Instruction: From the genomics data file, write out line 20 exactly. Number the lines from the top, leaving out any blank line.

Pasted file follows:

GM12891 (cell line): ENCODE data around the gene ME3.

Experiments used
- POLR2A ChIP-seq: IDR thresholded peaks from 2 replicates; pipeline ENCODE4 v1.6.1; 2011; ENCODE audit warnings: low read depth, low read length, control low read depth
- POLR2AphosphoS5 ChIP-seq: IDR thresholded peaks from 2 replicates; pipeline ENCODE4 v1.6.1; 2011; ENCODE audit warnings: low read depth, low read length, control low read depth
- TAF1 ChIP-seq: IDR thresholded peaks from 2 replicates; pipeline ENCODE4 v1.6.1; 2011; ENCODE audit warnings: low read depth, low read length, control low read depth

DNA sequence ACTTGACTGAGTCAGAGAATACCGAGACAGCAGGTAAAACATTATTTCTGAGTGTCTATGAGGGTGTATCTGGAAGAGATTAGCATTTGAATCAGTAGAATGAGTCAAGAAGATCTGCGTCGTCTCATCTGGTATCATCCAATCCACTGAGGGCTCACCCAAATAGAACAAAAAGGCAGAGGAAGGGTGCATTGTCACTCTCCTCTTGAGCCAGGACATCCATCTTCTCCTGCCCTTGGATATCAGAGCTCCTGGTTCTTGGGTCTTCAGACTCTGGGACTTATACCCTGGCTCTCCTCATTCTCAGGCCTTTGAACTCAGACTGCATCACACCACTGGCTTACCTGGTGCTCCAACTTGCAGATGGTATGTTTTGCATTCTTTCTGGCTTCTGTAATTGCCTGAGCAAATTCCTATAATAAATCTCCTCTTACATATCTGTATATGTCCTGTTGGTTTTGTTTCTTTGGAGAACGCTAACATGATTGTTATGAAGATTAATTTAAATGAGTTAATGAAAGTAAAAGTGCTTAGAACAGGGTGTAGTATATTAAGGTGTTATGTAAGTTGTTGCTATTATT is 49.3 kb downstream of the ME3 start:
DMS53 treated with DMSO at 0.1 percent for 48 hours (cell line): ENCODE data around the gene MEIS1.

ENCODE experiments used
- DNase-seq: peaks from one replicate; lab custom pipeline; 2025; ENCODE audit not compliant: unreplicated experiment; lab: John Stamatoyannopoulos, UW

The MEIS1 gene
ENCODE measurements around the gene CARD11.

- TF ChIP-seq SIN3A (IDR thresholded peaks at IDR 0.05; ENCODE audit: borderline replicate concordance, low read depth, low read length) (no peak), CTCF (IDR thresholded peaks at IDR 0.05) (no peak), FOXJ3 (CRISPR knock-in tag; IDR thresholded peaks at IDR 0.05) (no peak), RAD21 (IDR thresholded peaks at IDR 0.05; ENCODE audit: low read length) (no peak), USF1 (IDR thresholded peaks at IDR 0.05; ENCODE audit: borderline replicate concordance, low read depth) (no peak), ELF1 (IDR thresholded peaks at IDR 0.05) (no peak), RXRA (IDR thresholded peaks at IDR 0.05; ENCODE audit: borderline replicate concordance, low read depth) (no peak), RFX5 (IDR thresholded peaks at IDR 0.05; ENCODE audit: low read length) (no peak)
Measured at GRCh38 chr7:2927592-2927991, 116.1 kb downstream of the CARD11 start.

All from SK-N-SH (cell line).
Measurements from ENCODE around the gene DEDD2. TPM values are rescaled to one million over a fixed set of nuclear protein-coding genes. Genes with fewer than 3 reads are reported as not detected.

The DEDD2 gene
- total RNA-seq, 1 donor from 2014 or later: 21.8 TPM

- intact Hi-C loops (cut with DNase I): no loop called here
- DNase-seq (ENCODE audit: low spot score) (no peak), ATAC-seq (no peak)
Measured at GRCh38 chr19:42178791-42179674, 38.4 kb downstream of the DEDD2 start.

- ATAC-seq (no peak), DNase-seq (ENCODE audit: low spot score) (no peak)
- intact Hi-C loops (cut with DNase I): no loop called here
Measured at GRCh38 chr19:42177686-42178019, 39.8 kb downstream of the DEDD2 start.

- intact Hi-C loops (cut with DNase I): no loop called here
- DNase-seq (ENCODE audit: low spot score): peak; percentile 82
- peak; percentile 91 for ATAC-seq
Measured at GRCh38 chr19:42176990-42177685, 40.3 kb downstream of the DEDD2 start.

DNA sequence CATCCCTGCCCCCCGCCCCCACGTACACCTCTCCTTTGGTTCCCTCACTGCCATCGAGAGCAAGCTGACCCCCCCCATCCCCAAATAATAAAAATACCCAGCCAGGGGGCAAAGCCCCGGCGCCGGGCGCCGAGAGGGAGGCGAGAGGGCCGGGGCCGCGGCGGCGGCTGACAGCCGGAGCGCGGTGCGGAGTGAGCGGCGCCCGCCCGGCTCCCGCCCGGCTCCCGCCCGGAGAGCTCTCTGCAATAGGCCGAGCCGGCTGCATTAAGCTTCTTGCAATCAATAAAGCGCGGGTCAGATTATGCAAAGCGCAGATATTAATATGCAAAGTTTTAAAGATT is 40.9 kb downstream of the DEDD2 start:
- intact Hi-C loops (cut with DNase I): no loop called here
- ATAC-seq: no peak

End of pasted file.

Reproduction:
Measured at GRCh38 chr19:42178791-42179674, 38.4 kb downstream of the DEDD2 start.